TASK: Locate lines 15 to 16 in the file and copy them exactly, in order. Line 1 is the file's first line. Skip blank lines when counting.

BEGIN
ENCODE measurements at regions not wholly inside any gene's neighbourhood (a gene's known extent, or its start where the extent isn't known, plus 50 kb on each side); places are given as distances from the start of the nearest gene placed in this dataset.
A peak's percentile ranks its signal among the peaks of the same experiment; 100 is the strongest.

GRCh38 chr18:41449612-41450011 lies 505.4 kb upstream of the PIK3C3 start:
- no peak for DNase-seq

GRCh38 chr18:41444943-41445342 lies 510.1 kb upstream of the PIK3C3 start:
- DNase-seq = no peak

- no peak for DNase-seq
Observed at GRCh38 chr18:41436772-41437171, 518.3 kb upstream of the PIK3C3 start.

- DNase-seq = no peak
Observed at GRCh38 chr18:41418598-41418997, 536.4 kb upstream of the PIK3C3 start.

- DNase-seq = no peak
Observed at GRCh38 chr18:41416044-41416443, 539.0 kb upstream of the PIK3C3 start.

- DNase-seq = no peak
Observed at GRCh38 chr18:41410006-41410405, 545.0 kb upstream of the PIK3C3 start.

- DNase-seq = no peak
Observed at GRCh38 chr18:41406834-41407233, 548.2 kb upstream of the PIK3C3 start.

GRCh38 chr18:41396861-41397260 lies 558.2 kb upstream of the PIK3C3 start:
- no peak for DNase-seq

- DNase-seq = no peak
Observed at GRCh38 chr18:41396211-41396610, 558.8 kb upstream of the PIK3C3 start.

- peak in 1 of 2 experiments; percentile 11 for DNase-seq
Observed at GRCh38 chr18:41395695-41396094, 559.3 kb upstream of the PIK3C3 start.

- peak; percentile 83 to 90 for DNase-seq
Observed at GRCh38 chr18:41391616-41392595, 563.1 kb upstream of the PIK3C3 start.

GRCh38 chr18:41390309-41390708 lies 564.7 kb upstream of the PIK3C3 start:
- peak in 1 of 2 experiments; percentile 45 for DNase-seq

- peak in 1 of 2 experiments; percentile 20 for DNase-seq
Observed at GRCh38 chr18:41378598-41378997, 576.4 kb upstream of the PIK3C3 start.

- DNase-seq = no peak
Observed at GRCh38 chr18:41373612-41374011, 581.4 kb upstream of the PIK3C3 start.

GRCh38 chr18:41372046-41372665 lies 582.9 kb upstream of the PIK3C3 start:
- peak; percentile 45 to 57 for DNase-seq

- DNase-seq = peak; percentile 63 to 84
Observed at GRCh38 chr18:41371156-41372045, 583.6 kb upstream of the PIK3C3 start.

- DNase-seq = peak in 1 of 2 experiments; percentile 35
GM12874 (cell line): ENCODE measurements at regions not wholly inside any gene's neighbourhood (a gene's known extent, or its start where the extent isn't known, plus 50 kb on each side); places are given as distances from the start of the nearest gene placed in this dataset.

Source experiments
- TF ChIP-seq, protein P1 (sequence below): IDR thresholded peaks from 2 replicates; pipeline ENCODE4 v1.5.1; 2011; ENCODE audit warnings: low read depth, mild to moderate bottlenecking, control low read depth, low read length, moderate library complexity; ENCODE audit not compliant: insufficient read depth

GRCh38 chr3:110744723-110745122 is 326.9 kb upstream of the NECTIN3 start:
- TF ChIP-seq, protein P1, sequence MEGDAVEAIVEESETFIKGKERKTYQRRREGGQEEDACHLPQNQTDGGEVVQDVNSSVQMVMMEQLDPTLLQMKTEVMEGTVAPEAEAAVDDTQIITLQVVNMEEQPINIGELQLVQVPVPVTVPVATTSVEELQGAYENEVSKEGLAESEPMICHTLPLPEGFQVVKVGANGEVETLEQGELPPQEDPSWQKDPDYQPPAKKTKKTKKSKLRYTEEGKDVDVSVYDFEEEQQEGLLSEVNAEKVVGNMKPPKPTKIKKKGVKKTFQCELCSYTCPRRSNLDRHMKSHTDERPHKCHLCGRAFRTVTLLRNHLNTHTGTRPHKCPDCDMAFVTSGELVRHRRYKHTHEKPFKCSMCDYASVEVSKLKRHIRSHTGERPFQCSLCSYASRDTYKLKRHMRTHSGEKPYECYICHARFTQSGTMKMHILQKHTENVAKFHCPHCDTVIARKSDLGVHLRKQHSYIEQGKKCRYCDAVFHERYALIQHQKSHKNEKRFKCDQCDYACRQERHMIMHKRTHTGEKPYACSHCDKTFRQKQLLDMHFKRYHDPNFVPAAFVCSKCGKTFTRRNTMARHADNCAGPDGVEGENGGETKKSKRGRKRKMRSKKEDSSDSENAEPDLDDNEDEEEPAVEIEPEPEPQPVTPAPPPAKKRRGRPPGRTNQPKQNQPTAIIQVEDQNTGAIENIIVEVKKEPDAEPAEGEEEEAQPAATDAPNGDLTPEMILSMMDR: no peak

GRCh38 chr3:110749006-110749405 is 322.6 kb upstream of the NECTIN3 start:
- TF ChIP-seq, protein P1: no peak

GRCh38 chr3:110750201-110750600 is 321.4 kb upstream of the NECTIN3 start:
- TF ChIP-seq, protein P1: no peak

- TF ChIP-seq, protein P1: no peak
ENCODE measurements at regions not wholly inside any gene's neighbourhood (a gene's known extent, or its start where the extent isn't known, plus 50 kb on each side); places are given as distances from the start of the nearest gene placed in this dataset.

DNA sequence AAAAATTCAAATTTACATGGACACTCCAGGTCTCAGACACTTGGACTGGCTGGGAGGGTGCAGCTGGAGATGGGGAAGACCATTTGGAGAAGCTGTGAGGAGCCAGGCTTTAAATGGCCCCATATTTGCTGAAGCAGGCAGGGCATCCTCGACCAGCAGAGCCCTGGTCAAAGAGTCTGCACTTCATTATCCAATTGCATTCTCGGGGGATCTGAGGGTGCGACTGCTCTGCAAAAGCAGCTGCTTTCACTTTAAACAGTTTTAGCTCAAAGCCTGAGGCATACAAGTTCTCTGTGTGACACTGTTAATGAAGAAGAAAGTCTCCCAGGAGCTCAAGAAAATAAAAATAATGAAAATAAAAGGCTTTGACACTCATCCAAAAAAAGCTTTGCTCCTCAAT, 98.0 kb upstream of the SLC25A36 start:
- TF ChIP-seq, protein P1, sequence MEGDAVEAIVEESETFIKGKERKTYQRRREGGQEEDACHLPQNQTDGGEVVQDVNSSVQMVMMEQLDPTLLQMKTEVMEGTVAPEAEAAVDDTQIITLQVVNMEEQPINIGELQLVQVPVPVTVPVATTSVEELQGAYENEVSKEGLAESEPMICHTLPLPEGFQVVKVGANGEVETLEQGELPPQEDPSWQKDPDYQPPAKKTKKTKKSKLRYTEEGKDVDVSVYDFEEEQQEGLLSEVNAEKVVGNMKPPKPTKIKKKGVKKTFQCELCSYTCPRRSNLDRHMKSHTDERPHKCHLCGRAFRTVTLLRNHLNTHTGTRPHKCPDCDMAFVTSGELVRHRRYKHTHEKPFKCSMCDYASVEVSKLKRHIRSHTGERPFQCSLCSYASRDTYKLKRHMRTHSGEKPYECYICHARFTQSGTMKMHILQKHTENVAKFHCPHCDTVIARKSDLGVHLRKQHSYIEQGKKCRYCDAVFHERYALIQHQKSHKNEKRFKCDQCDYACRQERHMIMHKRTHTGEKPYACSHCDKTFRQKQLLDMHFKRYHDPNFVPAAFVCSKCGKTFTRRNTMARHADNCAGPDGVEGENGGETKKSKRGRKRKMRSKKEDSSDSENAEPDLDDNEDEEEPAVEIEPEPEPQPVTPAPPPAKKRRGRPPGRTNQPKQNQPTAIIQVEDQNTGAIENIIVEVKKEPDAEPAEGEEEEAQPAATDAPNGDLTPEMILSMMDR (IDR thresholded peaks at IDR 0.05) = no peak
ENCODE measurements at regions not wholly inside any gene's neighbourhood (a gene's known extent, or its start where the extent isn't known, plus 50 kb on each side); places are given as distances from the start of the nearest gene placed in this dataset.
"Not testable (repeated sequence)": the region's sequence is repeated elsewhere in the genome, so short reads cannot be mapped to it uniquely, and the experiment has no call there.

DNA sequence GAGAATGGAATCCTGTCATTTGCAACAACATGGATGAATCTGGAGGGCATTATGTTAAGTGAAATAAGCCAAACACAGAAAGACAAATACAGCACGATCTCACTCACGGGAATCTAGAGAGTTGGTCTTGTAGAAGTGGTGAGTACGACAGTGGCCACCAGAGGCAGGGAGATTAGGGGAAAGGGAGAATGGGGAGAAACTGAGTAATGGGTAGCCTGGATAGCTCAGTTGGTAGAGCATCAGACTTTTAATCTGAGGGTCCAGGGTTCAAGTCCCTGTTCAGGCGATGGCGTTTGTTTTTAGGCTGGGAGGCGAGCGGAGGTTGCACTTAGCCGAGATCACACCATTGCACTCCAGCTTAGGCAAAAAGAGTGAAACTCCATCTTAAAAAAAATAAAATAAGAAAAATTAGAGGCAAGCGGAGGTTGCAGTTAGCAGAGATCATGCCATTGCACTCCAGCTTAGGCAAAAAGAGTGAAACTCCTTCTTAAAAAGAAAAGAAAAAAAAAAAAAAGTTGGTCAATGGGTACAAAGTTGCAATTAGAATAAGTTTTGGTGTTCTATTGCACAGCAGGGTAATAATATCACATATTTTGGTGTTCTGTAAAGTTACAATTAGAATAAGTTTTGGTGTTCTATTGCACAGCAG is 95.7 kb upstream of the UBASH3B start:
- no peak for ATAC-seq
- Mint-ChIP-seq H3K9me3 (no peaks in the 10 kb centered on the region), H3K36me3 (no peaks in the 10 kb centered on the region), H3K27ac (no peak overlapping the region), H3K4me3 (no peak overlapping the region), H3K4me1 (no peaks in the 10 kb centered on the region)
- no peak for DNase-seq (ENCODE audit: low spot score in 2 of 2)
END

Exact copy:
- DNase-seq = no peak
Observed at GRCh38 chr18:41406834-41407233, 548.2 kb upstream of the PIK3C3 start.